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LanzaTech and India’s Centre for Advanced Bio-Energy Research developing novel waste CO2 to fuels process

CO2 to acetic acid fermentation. Source: LanzaTech. Click to enlarge.

LanzaTech, a producer of low-carbon fuels and chemicals from waste gases, has partnered with the Centre for Advanced Bio-Energy, a joint venture between Indian Oil Corporation, Ltd. (IOC) and the Indian government’s Department for Biotechnology (DBT), to create a novel process for the direct production of low carbon fuels from industrial CO2 emissions.

LanzaTech and the Centre will leverage each other’s expertise to create a new process for the direct conversion of waste CO2 into drop-in fuels through an acetates-to-lipids pathway. LanzaTech has developed gas fermentation technology that can directly convert waste CO2 gases into acetates. (Earlier post.) The Centre for Advanced Bio-Energy is working to increase the production yield of lipids (oils) by “feeding” acetates to microalgae.

The resulting oils can then be refined into fuels using a range of existing processing technologies.

This unique application of LanzaTech’s gas fermentation technology is intended to enable a new supply of biofuels, creating economic growth and reducing CO2 emissions across India.

LanzaTech’s core proprietary fermentation process converts carbon monoxide (CO) in industrial waste gases, reformed natural gas and gas derived from any biomass source into low-carbon fuels and chemicals. In 2012, LanzaTech and Petronas began working together to extend this technology to include CO2-containing gases from a variety of sources to produce acetic acid, a high-value chemical with applications in the polymers and plastics markets. (Earlier post.)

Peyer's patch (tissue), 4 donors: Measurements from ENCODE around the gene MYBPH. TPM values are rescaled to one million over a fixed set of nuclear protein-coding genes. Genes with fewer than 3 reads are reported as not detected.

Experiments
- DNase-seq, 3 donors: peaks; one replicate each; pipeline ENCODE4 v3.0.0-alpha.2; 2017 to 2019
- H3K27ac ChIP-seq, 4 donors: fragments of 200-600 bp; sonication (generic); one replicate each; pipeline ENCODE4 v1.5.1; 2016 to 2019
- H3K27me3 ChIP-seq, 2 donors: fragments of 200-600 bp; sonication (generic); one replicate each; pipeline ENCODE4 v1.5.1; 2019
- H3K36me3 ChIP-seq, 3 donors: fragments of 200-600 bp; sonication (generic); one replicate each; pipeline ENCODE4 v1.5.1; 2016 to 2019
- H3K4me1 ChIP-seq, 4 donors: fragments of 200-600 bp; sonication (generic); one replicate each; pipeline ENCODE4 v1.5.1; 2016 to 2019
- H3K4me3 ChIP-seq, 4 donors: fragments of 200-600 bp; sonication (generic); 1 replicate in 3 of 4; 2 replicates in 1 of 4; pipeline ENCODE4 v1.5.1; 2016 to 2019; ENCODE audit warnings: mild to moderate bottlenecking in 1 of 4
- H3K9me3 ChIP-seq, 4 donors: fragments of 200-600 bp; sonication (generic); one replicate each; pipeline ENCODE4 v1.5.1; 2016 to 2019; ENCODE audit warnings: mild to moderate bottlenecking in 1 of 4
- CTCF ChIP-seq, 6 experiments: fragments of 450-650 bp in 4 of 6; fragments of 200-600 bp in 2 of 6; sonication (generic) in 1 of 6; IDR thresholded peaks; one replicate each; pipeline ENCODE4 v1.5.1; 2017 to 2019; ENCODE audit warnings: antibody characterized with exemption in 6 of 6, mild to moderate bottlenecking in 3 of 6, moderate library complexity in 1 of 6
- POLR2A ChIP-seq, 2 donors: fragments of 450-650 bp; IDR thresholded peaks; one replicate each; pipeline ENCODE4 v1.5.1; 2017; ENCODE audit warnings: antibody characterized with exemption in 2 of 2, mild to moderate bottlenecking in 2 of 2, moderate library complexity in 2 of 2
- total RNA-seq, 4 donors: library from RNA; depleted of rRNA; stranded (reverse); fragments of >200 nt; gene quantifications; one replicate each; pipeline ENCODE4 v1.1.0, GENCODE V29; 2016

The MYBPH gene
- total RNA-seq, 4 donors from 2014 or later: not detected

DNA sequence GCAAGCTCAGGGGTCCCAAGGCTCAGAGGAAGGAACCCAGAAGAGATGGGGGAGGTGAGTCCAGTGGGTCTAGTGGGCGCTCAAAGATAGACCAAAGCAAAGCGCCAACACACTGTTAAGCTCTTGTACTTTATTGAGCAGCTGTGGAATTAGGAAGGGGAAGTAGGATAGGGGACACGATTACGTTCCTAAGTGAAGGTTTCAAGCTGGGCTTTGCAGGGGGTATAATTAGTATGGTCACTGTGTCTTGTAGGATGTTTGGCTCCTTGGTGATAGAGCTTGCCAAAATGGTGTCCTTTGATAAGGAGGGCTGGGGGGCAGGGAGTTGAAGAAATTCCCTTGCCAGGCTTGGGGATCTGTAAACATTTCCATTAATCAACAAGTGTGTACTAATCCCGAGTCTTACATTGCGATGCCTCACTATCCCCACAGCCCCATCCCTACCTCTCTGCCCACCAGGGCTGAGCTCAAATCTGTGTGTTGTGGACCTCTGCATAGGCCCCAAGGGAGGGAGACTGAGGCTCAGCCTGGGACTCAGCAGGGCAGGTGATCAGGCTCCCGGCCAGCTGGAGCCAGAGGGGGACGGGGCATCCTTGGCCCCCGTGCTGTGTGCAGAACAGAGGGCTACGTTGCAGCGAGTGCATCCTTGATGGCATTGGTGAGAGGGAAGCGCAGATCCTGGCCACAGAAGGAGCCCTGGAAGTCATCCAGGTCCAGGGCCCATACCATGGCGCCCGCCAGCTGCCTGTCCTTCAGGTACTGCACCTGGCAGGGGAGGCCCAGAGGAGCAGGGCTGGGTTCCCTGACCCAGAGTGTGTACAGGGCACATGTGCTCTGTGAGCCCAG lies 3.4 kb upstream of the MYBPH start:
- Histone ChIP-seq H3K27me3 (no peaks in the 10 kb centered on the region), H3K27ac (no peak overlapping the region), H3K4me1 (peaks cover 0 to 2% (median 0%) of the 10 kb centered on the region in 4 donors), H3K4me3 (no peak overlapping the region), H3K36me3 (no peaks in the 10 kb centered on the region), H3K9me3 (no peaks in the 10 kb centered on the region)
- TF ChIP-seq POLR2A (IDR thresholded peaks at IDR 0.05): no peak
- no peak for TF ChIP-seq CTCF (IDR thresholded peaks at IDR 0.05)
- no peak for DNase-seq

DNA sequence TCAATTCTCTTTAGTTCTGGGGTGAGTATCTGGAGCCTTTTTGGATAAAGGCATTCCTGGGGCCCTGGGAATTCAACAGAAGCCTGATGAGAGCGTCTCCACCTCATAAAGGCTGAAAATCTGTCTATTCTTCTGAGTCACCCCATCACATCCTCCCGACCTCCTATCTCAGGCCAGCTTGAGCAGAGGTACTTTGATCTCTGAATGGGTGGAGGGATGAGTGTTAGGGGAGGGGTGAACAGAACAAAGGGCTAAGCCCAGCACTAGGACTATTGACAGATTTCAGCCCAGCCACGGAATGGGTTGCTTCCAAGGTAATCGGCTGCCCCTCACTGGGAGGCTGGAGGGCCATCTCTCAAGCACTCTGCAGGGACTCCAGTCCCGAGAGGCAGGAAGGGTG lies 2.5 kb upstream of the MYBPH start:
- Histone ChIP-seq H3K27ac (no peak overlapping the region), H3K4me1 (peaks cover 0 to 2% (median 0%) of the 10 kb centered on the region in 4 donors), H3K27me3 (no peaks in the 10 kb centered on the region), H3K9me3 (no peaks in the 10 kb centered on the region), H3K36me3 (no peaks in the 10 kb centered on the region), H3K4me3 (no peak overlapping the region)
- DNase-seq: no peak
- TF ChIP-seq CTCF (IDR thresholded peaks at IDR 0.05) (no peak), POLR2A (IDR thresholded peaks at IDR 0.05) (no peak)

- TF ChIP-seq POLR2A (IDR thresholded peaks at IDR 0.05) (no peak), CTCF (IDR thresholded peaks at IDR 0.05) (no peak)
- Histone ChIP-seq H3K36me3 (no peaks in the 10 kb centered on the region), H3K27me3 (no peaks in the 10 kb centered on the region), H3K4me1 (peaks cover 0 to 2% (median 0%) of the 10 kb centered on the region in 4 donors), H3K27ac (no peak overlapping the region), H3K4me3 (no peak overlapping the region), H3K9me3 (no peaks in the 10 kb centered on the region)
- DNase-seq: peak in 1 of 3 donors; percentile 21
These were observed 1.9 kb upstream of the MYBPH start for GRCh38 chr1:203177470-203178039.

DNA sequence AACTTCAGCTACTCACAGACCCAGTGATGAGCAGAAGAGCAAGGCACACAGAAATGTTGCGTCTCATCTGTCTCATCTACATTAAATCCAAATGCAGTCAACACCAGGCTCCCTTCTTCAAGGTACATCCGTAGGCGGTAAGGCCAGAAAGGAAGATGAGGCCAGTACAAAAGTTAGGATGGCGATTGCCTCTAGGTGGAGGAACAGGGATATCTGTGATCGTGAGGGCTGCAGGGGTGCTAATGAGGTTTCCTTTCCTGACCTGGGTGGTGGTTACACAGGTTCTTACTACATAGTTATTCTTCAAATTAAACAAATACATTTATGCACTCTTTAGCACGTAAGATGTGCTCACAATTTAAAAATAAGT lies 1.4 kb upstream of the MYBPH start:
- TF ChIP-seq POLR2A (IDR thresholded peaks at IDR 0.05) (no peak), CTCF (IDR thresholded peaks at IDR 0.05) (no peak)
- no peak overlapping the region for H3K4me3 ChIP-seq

LanzaTech has already been working with Indian Oil, India’s largest national oil company, to develop a domestic ethanol supply chain by leveraging LanzaTech’s technology with a range of carbon-containing waste streams widely available in India, including industrial carbon monoxide (CO) emissions from steel plants.

India is projected to become the world’s second largest steel producer by 2015, providing a significant opportunity to produce biofuel. LanzaTech estimates that hundreds of millions of gallons of ethanol could be produced annually by utilizing waste CO from steel mills.



A somewhat confusing article as the title implies that they are making fuels from CO2 which is possible but only with an energy input from somewhere. It is plausible that you could make ethanol from CO without an external energy resource as CO wants to go to CO2. It would also be possible to run CO in a gas turbine to generate electric power.


The figure says: "H2 energy source". If we only had unlimited supply of H2...

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